2021 November 21

I have it on good authority that “Hollyhocks are the single prettiest flower grown on Earth.”[1] And we have some growing right next to our front door. They certainly have a long blooming season, they started flowering sometime in mid-summer, and the last few blossoms were still there on October 5, 2021.


They come in multiple colors, too.


The blossom interior is pretty straightforward, with the pollen on the big spike in the center, and the pistils that receive the pollen being those five little flat structures at the bases of the petals.


However, the actual plant isn’t as pretty as the blossoms are, especially late in the season when they are pretty long and straggly.


The leaves are broad, with ragged edges, and this was about the only one that hadn’t been chewed up at least somewhat by insects. When they first come up in the spring, they resemble burdocks, which are a noxious weed. So, we need to be careful not to pull up the wrong thing in the spring.


Hollyhocks are in the genus Alcea, and the ones in gardens are probably common hollyhocks, Alcea rosea. These are in the mallow family, with the characteristic disk-shaped seed heads.


When you pop open the head, the individual seeds are nearly circular and flat, which probably helps them flutter to the ground and spread around.


Hollyhocks are perennials and come up from the roots every year, and are absurdly easy to raise. There are some over by my beehives that were planted by the previous owners of our property, over 25 years ago, and they keep coming up even though I do absolutely nothing to take care of them.

[1] From “The Aliens who Know, Like, I Mean, Everything”, by George Alec Effinger:

The vast desert had been turned into a botanical miracle. There were miles and miles of flowering plants now, instead of the monotonous dead sand and gravel sea. Of course, the immense garden contained nothing but hollyhocks, many millions of hollyhocks. I mentioned to Pleen that the people of Earth had been hoping for a little more in the way of variety, and something just a trifle more practical, too.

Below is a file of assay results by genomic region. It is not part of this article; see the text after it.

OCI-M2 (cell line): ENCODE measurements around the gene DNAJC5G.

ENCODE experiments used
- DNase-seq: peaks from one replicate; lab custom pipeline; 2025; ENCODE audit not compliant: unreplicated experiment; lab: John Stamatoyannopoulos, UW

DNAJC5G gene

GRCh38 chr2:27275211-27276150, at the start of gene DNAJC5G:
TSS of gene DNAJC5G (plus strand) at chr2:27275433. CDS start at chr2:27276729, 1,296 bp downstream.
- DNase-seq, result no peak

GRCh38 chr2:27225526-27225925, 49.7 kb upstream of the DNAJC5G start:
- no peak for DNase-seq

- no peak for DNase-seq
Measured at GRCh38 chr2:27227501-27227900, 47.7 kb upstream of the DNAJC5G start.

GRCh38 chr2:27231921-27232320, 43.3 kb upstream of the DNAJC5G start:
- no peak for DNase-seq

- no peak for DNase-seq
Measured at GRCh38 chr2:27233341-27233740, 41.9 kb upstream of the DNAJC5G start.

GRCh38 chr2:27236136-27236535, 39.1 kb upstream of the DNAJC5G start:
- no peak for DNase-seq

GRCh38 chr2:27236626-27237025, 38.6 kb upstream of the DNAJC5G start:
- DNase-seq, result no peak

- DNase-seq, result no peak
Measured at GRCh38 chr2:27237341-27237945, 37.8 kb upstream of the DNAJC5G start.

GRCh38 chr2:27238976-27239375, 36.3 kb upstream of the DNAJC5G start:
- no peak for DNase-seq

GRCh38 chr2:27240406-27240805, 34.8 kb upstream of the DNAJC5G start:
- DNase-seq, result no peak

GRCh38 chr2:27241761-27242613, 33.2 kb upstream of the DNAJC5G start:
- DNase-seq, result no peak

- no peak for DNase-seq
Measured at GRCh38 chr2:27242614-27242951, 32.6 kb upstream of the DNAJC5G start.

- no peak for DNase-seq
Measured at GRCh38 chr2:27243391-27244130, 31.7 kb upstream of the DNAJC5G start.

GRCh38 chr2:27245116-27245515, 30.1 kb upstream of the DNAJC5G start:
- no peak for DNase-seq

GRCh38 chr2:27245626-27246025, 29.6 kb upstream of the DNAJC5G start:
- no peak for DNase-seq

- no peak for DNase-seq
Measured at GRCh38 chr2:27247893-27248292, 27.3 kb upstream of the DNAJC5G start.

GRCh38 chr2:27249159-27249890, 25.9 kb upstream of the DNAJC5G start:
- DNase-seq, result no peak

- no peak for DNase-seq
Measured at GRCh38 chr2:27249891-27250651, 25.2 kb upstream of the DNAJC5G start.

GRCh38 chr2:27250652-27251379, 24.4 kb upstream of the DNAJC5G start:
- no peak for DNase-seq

“What do you mean, ‘practical’?” he asked.
“You know,” I said. “Food”.
“Don’t worry about food,” said Pleen. “We’re going to take care of hunger pretty soon.”
“Good, good. But hollyhocks?”
“What’s wrong with hollyhocks?”
“Nothing”, I admitted.
“Hollyhocks are the single prettiest flower grown on Earth.”
“Some people like orchids,” I said. “Some people like roses.”
“No,” said Pleen firmly. “Hollyhocks are it. I wouldn’t kid you.”

The story is about aliens who visit Earth, and have the ultimately very annoying trait that they have very firm positions on everything. They won’t even concede that these positions are opinions, but instead insist that they are objectively true. This leads to everything in their world being either divided into masterpieces and abominations, or firmly ranked in an obviously-objectively-correct order. And they are eager to share these positions with everyone that they meet, whether anyone else wants to hear it or not. Hilarity ensues.

I originally read it when it came out in The Magazine of Fantasy and Science Fiction in 1984, and for some reason the bit about the hollyhocks in particular stuck in my mind. It’s currently available in a couple of ebooks on Amazon:



2 Responses
  1. jenn ridley permalink
    November 22, 2021

    I haven’t been able to grow hollyhocks down here. I suspect mostly it’s critters, because I can’t see any other reason why, although it’s possible that the garden where I put them doesn’t get enough sun.

    I should try again, in a different garden, because I do like them.

  2. December 13, 2021

    I like those aliens. I think they have the right idea.

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